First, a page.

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'Their' ABC’s Trump mania and the hatchet job on Carter W Page

By Laurence Maher - posted Monday, 1 June 2020

With one glaring exception which proves the rule, the Australian Broadcasting Corporation (ABC) has been unable to accept the choice which the Electoral College made in the 2016 US Presidential election. It has been gripped by an institutionalised animosity towards the 45th President of the United States exemplified in its role as a spruiker for that part of the prolonged anti-Trump crusade embodied in the "Russiagate" controversy – the alleged collusion between the 2016 Trump Presidential campaign in alleged Russian interference in the election.

One notable contribution of the ABC was the three-part "Four Corners" TV series "Trump/Russia: Secrets, spies and useful idiots" broadcast on 11, 18 and 21 June 2018 in which Australia's national broadcaster stooped in its reckless crusading zeal to do a hatchet job on a US citizen and former US Navy officer, Dr Carter W Page.

Page had lived and worked in Russia for several years. He volunteered to join the Trump campaign in January 2016. Between March and September 2016, he was a campaign foreign policy adviser. The Federal Bureau of Investigation (FBI) targeted Page for electronic surveillance, one of the most sensitive and intrusive investigative techniques. It supplied information to the US Department of Justice (DOJ) said to show probable cause for the issue by the US Foreign Intelligence Surveillance Court (the FISA Court) in October 2016 of a surveillance warrant under the US Foreign Intelligence Surveillance Act of 1978. The Page warrant was renewed in response to further DOJ applications in January, April and June 2017. Nothing in the "Four Corners" treatment of Dr Page indicates that the ABC has the slightest understanding of (or interest in understanding) the FISA Court's unique jurisdiction or procedures.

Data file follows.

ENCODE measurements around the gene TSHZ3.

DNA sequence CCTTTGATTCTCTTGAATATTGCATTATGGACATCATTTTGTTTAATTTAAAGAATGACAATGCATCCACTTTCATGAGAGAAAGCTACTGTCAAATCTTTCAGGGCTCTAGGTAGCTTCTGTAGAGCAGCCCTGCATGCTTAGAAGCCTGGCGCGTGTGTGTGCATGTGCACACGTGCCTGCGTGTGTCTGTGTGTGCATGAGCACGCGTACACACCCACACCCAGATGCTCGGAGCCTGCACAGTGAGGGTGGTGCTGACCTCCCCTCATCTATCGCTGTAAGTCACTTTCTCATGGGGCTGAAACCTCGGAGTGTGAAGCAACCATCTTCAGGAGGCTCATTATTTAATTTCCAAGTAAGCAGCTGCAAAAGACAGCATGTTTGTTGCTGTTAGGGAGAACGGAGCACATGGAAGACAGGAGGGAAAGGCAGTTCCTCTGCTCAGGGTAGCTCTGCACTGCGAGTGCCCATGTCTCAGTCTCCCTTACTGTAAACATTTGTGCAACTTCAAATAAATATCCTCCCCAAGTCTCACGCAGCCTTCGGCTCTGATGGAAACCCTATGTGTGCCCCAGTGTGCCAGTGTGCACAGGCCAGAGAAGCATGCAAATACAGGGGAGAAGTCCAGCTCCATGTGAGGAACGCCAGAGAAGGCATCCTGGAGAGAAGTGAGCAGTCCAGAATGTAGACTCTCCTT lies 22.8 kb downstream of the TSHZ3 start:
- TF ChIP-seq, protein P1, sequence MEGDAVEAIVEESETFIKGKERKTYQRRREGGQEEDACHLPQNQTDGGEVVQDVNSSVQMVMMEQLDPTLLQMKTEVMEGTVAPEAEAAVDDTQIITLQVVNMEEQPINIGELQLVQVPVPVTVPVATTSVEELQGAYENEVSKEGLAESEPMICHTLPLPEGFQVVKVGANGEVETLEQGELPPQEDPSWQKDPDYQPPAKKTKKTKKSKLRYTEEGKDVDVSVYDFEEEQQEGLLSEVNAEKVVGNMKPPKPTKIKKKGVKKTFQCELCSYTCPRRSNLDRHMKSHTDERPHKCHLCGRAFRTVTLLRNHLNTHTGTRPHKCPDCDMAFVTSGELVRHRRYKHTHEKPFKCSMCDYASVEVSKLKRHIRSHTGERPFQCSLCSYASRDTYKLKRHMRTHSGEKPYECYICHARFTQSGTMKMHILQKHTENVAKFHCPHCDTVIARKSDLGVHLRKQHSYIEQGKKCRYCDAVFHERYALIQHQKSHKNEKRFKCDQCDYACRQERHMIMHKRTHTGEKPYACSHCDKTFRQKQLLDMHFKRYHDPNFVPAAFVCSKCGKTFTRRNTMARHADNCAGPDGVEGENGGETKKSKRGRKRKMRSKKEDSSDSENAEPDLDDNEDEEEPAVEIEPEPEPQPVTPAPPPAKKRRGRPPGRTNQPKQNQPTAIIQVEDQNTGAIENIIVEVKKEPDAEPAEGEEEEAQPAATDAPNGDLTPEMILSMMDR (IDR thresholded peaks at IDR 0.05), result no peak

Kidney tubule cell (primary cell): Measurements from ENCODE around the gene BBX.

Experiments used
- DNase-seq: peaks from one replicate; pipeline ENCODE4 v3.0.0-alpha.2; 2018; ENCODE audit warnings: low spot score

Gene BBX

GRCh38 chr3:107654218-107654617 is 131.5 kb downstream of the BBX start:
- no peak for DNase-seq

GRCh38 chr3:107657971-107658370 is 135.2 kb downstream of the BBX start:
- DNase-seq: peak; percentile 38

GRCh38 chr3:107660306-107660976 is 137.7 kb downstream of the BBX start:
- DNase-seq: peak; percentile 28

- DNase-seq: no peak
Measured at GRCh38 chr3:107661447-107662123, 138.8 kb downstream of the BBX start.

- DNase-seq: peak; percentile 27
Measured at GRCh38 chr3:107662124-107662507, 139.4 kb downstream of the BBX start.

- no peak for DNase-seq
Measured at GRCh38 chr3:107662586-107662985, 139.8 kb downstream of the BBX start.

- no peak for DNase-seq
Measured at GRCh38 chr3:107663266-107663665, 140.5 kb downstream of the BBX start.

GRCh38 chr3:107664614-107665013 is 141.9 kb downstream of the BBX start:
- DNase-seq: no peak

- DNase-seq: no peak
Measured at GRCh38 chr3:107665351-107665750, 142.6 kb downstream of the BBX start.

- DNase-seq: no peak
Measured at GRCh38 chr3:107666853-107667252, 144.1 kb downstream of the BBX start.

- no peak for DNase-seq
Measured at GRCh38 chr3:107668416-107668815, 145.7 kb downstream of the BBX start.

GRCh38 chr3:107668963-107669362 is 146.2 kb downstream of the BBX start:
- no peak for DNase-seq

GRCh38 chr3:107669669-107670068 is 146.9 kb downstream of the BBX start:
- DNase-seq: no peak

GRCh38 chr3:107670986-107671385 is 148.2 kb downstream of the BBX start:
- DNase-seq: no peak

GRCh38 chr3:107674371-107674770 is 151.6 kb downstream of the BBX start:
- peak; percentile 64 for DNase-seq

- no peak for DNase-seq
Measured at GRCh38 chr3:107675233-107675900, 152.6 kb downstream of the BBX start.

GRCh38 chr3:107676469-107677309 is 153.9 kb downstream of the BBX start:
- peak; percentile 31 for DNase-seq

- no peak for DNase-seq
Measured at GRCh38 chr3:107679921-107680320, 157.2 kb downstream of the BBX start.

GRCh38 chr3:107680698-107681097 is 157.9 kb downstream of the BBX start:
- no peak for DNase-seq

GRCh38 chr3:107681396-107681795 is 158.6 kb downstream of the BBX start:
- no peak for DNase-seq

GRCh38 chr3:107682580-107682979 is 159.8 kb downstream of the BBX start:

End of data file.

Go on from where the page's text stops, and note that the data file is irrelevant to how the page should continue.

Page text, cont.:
The "Four Corners" series had been preceded by the ABC "Russia, If You're Listening" podcast episode first heard on 8 June 2018. Its presenter announced "I've watched [Trump] go from joke candidate, to angry nominee, to surprise president." And, recalling the terminology of Cold War-era espionage, the presenter branded Dr Page as "a conservative, intellectual, ego-centric, who suffers from self-importance [and is] the ultimate useful idiot" for the Russian Government. And Page had only got "shiftier" after the FBI surveillance of him commenced.

The "Four Corners" series is a hodgepodge of tittle-tattle, tendentious questioning of persons mostly in the anti-Trump/Page camps (including boasting journalists, and former Obama Administration officials), breathless moralising, and a snippet of intercepted boasting by a Russian intelligence agent about contacts with Page. The ABC case against Page also relies upon speculative fourth-hand "I think he thought" hearsay in a "dossier" compiled by a former MI6 officer, Christopher Steele. The ABC accepts the dossier at face value despite (or perhaps because of) its sleazy elements, the money involved in its production and dissemination, and its connections with the anti-Trump cause and with the Democratic party.